Identifying and Treating Vision Problems is Essential to Learning
As you prepare for your child’s entry (or re-entry) into school this fall, an annual eye exam should be on your list, right along with new sneakers and school supplies. In fact, some studies show that.
- One out of every four children wrestle with reading and schoolwork because of undiagnosed vision problems.
- More than 60% of children experiencing difficulty in school have undiagnosed vision problems.
- Most of the vision problems that can affect learning are treatable.
More than likely your child’s pediatrician has included a distance vision test in his regular examination, but parents should understand that there’s more to a child’s ability to see than 20/20 vision.
Does you child have vision problems?
If your child is deficient in vision skills, he or she will have to work harder to learn, and may not be able to keep up in school. Here are some symptoms that may indicate that eyes are a problem. If you note any of these symptoms, share them with your eye doctor at your child’s vision consultation:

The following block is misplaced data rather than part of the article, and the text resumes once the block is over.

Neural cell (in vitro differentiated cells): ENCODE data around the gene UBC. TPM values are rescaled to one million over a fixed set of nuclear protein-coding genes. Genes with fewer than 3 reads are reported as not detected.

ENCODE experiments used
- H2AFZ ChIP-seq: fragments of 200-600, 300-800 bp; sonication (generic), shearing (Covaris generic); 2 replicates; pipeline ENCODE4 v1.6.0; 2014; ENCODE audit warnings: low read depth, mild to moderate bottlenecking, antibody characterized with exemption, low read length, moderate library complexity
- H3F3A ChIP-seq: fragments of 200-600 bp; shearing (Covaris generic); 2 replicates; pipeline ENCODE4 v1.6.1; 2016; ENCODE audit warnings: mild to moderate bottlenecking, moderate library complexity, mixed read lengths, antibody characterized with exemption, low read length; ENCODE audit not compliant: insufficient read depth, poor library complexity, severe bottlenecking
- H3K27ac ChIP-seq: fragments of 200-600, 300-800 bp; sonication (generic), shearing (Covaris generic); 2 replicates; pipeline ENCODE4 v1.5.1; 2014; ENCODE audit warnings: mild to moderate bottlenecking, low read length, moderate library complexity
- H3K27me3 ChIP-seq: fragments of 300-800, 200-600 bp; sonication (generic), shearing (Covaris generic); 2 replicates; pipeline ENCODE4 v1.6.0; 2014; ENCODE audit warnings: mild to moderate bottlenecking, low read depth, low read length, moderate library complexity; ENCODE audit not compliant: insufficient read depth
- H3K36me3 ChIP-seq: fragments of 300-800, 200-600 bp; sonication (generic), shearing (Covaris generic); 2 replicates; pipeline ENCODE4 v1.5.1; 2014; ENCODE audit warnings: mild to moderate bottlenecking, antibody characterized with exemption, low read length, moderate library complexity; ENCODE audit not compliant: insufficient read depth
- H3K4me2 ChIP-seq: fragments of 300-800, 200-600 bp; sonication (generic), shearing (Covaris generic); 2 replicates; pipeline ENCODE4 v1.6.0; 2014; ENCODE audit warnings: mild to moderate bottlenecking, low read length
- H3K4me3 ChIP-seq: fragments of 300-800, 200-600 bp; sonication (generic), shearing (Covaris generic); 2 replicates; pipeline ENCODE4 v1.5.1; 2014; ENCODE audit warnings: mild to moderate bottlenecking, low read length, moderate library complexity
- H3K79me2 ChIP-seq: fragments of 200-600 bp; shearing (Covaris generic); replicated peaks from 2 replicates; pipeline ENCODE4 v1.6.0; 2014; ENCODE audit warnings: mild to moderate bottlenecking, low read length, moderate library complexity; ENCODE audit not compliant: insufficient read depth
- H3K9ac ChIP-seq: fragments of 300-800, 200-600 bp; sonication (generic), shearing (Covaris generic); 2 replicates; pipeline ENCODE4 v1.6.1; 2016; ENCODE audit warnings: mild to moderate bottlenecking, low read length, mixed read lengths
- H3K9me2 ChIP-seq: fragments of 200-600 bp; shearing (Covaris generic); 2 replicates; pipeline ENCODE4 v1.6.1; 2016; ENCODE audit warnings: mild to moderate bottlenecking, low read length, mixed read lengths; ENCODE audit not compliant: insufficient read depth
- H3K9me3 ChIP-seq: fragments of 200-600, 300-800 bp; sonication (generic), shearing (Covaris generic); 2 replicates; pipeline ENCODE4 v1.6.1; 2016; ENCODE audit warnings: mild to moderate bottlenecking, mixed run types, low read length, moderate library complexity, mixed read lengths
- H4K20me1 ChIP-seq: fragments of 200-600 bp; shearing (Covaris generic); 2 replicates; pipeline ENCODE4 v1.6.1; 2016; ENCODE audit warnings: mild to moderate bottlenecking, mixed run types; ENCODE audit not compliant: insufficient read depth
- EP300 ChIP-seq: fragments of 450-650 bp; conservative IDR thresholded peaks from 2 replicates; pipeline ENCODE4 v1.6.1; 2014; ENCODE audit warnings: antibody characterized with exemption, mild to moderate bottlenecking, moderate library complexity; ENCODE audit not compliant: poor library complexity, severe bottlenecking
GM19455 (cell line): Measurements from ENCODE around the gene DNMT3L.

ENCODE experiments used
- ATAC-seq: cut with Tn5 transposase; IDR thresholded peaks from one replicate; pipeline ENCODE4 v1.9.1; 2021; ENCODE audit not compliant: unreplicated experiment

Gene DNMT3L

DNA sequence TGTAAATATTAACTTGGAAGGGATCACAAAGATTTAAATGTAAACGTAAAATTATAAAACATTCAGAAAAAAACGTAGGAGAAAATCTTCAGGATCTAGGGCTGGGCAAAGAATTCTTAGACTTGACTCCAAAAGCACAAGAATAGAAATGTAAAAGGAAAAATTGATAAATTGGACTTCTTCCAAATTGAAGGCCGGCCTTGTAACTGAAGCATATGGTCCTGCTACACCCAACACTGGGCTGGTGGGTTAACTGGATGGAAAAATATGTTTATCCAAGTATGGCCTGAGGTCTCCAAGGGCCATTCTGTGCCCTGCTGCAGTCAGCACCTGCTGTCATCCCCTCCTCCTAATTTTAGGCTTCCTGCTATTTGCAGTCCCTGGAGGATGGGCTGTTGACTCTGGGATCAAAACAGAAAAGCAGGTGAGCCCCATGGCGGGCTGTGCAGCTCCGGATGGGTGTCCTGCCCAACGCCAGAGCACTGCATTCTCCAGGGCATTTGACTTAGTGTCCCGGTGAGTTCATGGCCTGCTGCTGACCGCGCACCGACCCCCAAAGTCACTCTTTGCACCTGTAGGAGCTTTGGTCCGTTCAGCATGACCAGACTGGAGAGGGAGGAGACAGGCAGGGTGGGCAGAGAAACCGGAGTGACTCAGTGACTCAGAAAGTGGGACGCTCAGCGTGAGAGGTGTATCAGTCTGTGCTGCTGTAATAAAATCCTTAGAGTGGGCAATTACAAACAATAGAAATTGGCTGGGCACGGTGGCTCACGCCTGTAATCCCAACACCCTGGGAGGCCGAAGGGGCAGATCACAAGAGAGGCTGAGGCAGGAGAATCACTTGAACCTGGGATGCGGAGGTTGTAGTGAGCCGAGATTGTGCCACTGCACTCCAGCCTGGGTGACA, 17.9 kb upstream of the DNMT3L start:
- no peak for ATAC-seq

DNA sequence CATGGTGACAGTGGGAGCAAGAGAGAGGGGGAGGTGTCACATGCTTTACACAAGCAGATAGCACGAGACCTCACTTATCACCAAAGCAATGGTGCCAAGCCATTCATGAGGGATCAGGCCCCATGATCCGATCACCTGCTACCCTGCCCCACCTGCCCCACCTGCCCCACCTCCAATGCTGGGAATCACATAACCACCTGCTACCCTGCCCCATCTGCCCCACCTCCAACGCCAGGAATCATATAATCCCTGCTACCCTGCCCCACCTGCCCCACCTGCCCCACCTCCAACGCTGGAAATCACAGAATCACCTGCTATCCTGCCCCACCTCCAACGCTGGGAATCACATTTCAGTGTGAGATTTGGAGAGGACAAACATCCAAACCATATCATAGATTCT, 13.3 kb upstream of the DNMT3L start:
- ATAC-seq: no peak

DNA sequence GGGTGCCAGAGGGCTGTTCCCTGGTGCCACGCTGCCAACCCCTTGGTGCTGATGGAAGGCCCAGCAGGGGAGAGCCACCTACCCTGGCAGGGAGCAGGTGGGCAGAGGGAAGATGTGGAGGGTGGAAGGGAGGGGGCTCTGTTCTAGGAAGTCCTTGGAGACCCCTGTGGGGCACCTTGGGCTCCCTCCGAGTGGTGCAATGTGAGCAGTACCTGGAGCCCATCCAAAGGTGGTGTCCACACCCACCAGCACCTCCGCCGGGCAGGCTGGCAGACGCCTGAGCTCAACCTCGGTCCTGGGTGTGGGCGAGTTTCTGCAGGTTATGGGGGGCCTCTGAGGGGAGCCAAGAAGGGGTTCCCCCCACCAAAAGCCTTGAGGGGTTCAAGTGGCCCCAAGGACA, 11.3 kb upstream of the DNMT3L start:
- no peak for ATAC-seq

- Avoids close work or prefers being read to
- Holds reading material closer than normal
- Difficulty remembering what has been read
- Loses their place while reading
- Needs to use a finger to track words and hold place while reading
- Tilts or turns the head to use one eye only
- Makes frequent reversals when reading or writing
- Has frequent headaches
- Rubs his or her eyes or squints to see objects
- Has difficulty with play activities or sports that require hand-eye coordination
- Seems to be struggling to finish homework
- Exhibits behavior problems or wants to avoid going to school
Vision problems can be overlooked by parents because the signs may be subtle and hard to identify. Especially in younger children an eye exam is essential to identifying any vision conditions that may affect your child’s ability to succeed in school.
It’s important to note that vision changes can occur slowly in children and they may not notice the difference or understand that they should be seeing more clearly. If the child has any complaints with his or her vision or eye comfort, an exam by an optometrist is recommended.
If there are no obvious problems or complaints, children should be examined at least every two years after their initial exam. If the exam identifies a vision or eye muscle problem, most issues can be resolved with eyeglasses or simple eye exercises (visual training or orthoptics).